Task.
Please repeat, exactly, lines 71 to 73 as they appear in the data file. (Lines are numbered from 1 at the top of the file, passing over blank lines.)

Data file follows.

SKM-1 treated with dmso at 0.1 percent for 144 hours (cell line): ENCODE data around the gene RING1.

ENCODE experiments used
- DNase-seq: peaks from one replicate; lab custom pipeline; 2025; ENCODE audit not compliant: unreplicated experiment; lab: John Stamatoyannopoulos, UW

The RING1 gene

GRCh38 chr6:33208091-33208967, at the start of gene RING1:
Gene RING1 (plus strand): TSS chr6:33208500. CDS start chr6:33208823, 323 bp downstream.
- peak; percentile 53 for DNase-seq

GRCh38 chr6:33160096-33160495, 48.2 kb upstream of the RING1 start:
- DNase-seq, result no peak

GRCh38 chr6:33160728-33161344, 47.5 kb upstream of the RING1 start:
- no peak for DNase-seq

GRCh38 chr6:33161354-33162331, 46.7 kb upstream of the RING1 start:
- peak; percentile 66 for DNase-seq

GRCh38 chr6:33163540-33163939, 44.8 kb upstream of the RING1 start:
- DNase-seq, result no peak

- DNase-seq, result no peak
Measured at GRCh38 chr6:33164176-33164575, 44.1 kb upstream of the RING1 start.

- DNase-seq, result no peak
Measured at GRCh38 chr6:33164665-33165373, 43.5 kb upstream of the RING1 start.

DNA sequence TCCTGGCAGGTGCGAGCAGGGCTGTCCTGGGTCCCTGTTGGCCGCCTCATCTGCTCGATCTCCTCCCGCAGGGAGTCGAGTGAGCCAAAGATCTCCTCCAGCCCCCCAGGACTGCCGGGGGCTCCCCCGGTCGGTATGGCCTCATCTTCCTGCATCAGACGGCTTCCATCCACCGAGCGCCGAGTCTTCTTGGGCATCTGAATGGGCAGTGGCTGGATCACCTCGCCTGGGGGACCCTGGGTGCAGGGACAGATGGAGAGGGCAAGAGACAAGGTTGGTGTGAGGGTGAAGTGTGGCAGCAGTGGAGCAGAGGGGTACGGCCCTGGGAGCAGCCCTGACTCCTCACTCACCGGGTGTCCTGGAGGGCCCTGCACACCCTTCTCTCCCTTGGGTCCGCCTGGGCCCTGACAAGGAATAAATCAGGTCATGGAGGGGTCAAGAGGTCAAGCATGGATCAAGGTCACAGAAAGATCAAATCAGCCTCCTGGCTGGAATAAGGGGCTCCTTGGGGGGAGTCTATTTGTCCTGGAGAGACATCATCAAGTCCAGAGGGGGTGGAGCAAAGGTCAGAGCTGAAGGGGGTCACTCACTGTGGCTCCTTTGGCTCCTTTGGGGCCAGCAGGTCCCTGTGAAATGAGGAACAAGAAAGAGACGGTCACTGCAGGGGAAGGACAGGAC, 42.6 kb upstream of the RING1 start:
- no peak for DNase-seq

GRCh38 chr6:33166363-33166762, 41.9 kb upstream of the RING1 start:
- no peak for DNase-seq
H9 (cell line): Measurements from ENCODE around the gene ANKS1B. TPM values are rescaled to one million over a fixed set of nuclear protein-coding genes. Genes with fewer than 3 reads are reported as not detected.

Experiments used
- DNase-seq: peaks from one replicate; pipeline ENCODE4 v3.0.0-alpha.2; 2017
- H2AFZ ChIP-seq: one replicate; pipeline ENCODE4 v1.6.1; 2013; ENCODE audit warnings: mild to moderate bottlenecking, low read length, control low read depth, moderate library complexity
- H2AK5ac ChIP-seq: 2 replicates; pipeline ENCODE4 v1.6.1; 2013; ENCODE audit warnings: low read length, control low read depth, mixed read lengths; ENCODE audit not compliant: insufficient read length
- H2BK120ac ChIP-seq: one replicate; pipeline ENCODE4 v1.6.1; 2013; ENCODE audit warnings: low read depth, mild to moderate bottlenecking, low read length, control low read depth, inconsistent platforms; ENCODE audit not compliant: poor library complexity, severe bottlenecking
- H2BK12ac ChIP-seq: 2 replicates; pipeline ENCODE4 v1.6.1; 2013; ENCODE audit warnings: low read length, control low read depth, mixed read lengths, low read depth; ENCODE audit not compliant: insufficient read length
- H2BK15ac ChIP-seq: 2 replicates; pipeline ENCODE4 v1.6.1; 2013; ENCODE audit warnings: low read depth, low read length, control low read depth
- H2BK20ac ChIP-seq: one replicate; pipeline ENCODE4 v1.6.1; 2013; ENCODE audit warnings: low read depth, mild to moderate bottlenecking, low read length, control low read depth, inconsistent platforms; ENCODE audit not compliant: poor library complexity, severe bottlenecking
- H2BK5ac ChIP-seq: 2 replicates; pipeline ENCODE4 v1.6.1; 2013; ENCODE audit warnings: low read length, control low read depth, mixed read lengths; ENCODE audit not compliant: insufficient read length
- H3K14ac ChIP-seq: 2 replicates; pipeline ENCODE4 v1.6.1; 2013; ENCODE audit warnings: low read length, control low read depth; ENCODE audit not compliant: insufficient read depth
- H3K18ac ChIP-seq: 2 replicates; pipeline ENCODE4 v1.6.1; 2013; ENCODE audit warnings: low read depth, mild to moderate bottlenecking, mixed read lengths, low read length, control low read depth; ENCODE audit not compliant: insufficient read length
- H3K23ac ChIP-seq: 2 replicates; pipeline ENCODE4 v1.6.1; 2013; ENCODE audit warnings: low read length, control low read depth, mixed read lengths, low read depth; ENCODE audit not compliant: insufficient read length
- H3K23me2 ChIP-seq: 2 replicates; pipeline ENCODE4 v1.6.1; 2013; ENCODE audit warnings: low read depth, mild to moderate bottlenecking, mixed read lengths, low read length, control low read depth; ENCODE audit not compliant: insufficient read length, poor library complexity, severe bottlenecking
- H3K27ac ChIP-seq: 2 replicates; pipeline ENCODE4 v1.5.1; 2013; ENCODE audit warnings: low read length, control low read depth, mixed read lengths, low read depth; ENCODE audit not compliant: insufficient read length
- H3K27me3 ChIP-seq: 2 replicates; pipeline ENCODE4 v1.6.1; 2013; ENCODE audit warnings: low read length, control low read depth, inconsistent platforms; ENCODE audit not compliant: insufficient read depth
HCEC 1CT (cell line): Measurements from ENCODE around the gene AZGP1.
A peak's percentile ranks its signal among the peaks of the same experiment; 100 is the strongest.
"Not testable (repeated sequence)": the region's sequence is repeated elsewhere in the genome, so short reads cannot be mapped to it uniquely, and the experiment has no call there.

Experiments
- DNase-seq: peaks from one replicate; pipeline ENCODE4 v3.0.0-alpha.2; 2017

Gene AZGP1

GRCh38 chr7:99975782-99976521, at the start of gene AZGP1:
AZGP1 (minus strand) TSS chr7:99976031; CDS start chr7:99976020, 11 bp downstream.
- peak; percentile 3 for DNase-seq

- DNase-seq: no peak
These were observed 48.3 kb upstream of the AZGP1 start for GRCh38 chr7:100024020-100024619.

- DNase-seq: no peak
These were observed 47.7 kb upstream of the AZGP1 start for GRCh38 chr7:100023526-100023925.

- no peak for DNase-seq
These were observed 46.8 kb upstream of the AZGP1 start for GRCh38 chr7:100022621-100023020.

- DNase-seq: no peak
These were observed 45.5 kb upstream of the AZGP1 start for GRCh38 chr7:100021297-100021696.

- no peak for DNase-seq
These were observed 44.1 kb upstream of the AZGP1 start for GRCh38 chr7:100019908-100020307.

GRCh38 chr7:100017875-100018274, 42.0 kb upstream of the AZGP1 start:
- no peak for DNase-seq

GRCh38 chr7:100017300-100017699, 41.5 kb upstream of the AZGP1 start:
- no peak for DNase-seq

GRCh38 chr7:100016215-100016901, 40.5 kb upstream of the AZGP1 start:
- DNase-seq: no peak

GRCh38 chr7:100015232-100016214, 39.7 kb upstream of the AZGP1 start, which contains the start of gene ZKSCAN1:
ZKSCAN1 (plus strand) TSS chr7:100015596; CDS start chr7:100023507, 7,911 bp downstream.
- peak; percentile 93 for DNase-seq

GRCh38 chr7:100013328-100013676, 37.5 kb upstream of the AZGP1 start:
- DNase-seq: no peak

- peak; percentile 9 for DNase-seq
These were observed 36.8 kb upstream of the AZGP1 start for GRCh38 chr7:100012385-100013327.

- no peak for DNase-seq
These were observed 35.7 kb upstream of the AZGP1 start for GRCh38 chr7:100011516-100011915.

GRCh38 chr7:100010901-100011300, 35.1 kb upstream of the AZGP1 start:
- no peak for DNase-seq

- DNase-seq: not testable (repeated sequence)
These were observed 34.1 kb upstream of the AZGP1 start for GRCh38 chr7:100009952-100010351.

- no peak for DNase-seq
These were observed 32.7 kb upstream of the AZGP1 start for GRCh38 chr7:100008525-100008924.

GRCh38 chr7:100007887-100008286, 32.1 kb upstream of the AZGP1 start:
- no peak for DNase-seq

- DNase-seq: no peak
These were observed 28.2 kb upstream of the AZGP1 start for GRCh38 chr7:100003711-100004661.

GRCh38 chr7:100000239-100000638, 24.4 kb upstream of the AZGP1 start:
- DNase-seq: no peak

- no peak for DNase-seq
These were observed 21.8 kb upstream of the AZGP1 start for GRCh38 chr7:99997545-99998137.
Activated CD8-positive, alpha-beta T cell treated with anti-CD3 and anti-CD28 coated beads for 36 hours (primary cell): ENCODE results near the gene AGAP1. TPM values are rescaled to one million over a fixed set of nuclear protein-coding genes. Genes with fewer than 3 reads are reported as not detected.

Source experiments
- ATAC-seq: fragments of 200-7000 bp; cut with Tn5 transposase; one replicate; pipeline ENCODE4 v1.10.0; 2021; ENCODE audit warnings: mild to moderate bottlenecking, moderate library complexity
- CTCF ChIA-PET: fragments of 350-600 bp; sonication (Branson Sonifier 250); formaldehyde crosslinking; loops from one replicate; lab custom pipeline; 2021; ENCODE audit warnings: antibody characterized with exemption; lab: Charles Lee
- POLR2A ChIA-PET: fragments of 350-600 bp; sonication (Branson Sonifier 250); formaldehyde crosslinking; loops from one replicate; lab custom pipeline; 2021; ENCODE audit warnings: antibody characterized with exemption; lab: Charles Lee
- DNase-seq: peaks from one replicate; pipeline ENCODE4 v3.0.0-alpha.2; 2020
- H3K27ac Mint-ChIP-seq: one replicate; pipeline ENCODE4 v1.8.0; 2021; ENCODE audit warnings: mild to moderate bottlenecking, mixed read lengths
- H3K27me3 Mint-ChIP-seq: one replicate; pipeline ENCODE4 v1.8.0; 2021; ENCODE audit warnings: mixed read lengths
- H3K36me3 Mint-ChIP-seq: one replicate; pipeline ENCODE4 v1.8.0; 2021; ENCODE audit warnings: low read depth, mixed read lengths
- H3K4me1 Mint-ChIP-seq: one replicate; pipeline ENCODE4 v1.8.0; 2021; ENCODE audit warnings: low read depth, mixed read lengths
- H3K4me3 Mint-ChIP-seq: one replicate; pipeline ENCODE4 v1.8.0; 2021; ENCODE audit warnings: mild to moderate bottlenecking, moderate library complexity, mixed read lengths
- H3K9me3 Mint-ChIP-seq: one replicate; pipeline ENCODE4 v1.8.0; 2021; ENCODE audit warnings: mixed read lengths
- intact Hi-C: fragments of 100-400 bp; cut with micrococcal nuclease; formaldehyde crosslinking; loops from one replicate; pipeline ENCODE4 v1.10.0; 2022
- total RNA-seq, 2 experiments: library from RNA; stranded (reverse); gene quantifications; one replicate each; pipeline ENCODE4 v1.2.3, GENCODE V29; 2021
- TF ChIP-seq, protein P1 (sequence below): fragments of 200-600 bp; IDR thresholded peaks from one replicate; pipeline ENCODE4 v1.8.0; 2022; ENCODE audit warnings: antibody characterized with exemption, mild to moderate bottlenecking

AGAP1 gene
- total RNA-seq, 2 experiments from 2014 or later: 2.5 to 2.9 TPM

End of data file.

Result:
These were observed 36.8 kb upstream of the AZGP1 start for GRCh38 chr7:100012385-100013327.

- no peak for DNase-seq
These were observed 35.7 kb upstream of the AZGP1 start for GRCh38 chr7:100011516-100011915.